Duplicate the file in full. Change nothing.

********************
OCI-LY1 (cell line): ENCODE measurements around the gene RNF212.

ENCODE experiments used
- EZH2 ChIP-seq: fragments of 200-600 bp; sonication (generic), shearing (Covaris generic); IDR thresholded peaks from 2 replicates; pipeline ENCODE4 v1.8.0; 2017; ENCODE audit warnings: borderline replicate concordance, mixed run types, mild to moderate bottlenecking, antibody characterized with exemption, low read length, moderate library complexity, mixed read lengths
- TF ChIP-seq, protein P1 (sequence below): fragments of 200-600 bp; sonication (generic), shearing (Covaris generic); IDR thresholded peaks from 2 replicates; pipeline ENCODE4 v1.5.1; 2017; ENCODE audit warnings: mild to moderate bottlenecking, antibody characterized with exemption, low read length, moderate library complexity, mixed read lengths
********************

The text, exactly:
OCI-LY1 (cell line): ENCODE measurements around the gene RNF212.

ENCODE experiments used
- EZH2 ChIP-seq: fragments of 200-600 bp; sonication (generic), shearing (Covaris generic); IDR thresholded peaks from 2 replicates; pipeline ENCODE4 v1.8.0; 2017; ENCODE audit warnings: borderline replicate concordance, mixed run types, mild to moderate bottlenecking, antibody characterized with exemption, low read length, moderate library complexity, mixed read lengths
- TF ChIP-seq, protein P1 (sequence below): fragments of 200-600 bp; sonication (generic), shearing (Covaris generic); IDR thresholded peaks from 2 replicates; pipeline ENCODE4 v1.5.1; 2017; ENCODE audit warnings: mild to moderate bottlenecking, antibody characterized with exemption, low read length, moderate library complexity, mixed read lengths